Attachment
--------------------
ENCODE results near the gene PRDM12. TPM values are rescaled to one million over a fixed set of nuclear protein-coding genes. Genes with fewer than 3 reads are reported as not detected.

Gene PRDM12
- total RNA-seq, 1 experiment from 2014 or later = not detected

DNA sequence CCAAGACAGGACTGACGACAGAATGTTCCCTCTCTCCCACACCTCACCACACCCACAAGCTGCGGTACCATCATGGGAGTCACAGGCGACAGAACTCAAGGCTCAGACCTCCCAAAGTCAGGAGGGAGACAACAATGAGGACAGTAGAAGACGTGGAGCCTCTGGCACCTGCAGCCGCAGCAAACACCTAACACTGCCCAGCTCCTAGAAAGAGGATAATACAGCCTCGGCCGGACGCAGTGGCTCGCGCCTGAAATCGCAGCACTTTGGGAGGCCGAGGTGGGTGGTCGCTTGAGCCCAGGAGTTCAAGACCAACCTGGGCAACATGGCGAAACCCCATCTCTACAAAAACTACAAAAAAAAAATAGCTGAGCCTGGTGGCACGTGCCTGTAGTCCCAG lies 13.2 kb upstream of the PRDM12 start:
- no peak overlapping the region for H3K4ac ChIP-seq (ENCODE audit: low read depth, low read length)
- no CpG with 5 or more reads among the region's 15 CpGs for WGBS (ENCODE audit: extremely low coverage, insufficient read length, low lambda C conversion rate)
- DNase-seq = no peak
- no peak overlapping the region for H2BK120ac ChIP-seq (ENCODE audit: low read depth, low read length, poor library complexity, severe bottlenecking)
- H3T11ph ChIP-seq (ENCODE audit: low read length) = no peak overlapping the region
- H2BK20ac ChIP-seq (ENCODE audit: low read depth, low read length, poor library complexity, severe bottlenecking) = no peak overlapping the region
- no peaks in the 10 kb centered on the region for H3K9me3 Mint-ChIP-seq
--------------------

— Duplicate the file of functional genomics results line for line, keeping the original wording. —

ENCODE results near the gene PRDM12. TPM values are rescaled to one million over a fixed set of nuclear protein-coding genes. Genes with fewer than 3 reads are reported as not detected.

Gene PRDM12
- total RNA-seq, 1 experiment from 2014 or later = not detected

DNA sequence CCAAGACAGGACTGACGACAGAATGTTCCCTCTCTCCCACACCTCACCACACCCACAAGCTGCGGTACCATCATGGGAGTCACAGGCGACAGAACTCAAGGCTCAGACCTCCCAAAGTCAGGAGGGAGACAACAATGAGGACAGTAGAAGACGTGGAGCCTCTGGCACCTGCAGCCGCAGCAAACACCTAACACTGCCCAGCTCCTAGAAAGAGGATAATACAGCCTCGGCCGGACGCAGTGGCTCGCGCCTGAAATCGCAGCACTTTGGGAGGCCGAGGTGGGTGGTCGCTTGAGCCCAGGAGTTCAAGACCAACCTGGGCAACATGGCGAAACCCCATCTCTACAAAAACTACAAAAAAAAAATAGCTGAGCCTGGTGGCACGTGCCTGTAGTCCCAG lies 13.2 kb upstream of the PRDM12 start:
- no peak overlapping the region for H3K4ac ChIP-seq (ENCODE audit: low read depth, low read length)
- no CpG with 5 or more reads among the region's 15 CpGs for WGBS (ENCODE audit: extremely low coverage, insufficient read length, low lambda C conversion rate)
- DNase-seq = no peak
- no peak overlapping the region for H2BK120ac ChIP-seq (ENCODE audit: low read depth, low read length, poor library complexity, severe bottlenecking)
- H3T11ph ChIP-seq (ENCODE audit: low read length) = no peak overlapping the region
- H2BK20ac ChIP-seq (ENCODE audit: low read depth, low read length, poor library complexity, severe bottlenecking) = no peak overlapping the region
- no peaks in the 10 kb centered on the region for H3K9me3 Mint-ChIP-seq